Horse that chews on everything!
 
 

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Horse that chews on everything!

This is a discussion on Horse that chews on everything! within the Horse Health forums, part of the Keeping and Caring for Horses category
  • Stud colt chews on horses and eberything
  • Prozac for horses

 
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    06-10-2008, 11:36 AM
  #1
Foal
Horse that chews on everything!

I have a 20 yr old apaloosa mare that I bought just a few months ago. She is a very good horse besides the fact that she will chew on anything. Metal fences, wood fences, my father-in-laws hood on his truck! I have never seen a horse that cribs this bad. I know that if they are in need of supplements they will crib but she has had salt and mineral blocks the whole time we have had her. I am just curious if something could be wrong with her because she will stand for hours cribbing, I am worried about her health. I am pretty sure she is bred and I want her to be healthy. Anyone who might have any advice please I would really appreciate it. Thanks alot
     
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    06-10-2008, 01:23 PM
  #2
Foal
Heres an article I found on horse cribbing. I used to have an arab that cribbed, and the cribbing collar we put on him worked wonders, just keep a close eye so that it doesnt get snagged on anything!
http://www.alphahorse.com/horse-cribbing.html
     
    06-10-2008, 02:02 PM
  #3
Weanling
We have two cribbing horses. I wouldn't worry too much that something is wrong with her if she's healthy in other respects, some horses just crib for the high.

You can try the collar suggested, and there are also feed through supplements and pastes to put on the surfaces she cribs. I've also heard a paste of cayenne pepper can be put on the surfaces to discourage her. The major danger with cribbing is that she will wear her teeth down too much doing it..
     
    06-11-2008, 11:47 AM
  #4
Foal
Thanks

Thanks alot I will try a few different things and see what works.
     
    06-11-2008, 12:06 PM
  #5
Banned
A cribber will always crib, I'm sorry to say, as long as they have something to crib on. There are ways to stop them from cribbing though.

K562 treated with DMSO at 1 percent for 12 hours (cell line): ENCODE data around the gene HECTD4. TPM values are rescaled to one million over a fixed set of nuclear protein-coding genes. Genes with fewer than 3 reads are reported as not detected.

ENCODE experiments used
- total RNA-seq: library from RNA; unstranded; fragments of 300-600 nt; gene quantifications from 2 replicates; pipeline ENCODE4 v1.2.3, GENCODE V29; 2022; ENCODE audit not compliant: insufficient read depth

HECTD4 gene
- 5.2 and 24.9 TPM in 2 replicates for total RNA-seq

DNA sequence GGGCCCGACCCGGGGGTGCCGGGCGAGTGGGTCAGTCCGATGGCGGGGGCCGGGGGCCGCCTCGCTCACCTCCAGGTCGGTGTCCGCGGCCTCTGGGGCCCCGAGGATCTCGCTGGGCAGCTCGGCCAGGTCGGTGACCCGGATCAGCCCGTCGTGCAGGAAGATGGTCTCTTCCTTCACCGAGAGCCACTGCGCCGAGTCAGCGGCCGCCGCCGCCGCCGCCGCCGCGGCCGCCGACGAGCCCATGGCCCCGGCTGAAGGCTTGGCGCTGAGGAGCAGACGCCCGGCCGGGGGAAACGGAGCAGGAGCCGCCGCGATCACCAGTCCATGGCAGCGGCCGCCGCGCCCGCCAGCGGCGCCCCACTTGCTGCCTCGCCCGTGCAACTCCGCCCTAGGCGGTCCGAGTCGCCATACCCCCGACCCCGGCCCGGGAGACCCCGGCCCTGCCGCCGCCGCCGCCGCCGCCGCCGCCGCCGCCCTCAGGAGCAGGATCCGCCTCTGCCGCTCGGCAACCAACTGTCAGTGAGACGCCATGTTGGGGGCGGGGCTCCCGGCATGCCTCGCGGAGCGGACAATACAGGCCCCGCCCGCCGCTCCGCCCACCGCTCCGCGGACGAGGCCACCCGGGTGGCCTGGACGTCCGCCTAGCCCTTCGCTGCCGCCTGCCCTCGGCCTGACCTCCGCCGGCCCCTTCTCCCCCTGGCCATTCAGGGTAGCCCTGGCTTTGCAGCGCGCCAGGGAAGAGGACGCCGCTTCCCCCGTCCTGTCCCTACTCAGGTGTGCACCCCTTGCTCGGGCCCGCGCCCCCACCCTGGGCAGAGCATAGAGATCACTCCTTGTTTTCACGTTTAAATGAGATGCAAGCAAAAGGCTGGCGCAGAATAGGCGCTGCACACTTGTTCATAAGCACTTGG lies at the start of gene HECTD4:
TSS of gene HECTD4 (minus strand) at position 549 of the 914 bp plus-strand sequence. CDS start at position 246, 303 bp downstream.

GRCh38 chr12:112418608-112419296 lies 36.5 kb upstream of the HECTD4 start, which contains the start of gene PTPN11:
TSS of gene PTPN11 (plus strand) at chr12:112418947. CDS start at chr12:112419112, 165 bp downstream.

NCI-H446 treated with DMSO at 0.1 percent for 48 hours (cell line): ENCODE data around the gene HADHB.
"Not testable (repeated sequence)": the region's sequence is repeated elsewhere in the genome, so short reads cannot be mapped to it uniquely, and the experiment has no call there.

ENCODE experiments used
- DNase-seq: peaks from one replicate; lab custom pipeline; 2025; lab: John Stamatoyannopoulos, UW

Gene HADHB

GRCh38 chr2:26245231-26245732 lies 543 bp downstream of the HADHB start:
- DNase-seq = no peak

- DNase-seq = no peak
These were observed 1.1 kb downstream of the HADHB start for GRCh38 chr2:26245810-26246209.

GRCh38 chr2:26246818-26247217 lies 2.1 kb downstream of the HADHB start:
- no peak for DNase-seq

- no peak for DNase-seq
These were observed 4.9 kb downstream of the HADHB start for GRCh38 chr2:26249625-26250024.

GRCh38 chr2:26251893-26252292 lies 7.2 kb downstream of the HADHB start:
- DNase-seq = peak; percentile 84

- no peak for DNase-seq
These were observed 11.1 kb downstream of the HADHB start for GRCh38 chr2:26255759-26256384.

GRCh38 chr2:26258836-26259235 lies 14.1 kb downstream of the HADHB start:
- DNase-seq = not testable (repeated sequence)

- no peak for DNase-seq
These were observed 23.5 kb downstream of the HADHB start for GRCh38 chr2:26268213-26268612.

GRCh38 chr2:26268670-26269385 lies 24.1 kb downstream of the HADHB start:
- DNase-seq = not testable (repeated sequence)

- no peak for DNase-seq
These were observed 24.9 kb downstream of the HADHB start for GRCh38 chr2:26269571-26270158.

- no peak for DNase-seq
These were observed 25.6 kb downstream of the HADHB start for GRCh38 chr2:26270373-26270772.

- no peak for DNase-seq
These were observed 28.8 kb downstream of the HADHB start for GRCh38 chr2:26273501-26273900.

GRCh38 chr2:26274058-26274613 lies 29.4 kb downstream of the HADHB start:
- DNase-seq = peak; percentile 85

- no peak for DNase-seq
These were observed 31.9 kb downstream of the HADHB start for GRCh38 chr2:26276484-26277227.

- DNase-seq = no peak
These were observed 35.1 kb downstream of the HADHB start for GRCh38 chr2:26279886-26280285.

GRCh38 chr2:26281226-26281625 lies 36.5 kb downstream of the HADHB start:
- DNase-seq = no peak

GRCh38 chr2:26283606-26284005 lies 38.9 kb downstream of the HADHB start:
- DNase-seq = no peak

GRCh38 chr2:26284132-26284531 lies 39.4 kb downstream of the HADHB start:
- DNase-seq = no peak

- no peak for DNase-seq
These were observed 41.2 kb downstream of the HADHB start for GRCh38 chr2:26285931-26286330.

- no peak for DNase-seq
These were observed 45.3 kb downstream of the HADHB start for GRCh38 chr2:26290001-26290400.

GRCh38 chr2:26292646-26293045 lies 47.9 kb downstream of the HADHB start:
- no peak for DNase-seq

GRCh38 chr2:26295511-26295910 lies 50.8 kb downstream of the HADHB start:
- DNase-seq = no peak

Putting the hot wire (or whatever is the "right term" for it) and fence your app in with that. Removing any wood, metal, plastic, from their pasture.

Putting hot wire just on the top of the fence won't work because they will crib on the bottom of it...any thing they can get their teeth on they will crib. Hehe.

There was a study that showed that sweet feed makes a horse want to crib more so if your feeding the horse sweet feed, I'd probably take that off her diet.

Also cribbing (from what I've heard) is hereditaty...they actually inheirit it from a parent or some relative. (but I could be wrong on that not sure how accurate it is)
     
    06-11-2008, 12:14 PM
  #6
Yearling
Provideing free choice forage may help, a cribbing collar may help, getting her checked for ulcers and treating if they are found may help.

But check this out:
http://www.thehorse.com/ViewArticle....99&kw=cribbing
     
    06-11-2008, 01:48 PM
  #7
Weanling
If she's that adamant about chewing, I'm going to say you'll probably just have to learn to live with it to some degree. Its a hard habit to break in any horse, but at that age and level of determination...good luck. LOL

There's an intresting article online at The Horse .com
http://www.thehorse.com/ViewArticle.aspx?ID=11999 about cribbing . It's about how the brains of cribbers are actually different from normal horses. Intresting read.
     
    06-12-2008, 04:21 AM
  #8
Weanling
Hehe, BFH...same article Ryle posted.

It is really interesting, tho. I wonder how the environment is "unsuitable" to cribbers while other horses in the same situation wouldn't crib...and what could be changed to make it so.
     
    06-12-2008, 07:23 AM
  #9
Showing
Quote:
Originally Posted by Ryle
Provideing free choice forage may help, a cribbing collar may help, getting her checked for ulcers and treating if they are found may help.

But check this out:
http://www.thehorse.com/ViewArticle....99&kw=cribbing
I just read that article yesterday Ryle. It was very interesting that the research they are doing is leaning toward dopamine levels in the brain. If you haven't yet, read that article JNS.

Time for Prozac for horses?
     
    06-12-2008, 08:08 AM
  #10
Trained
Could it be boredom? I've heard that some bored/lonely horses like to chew.
     

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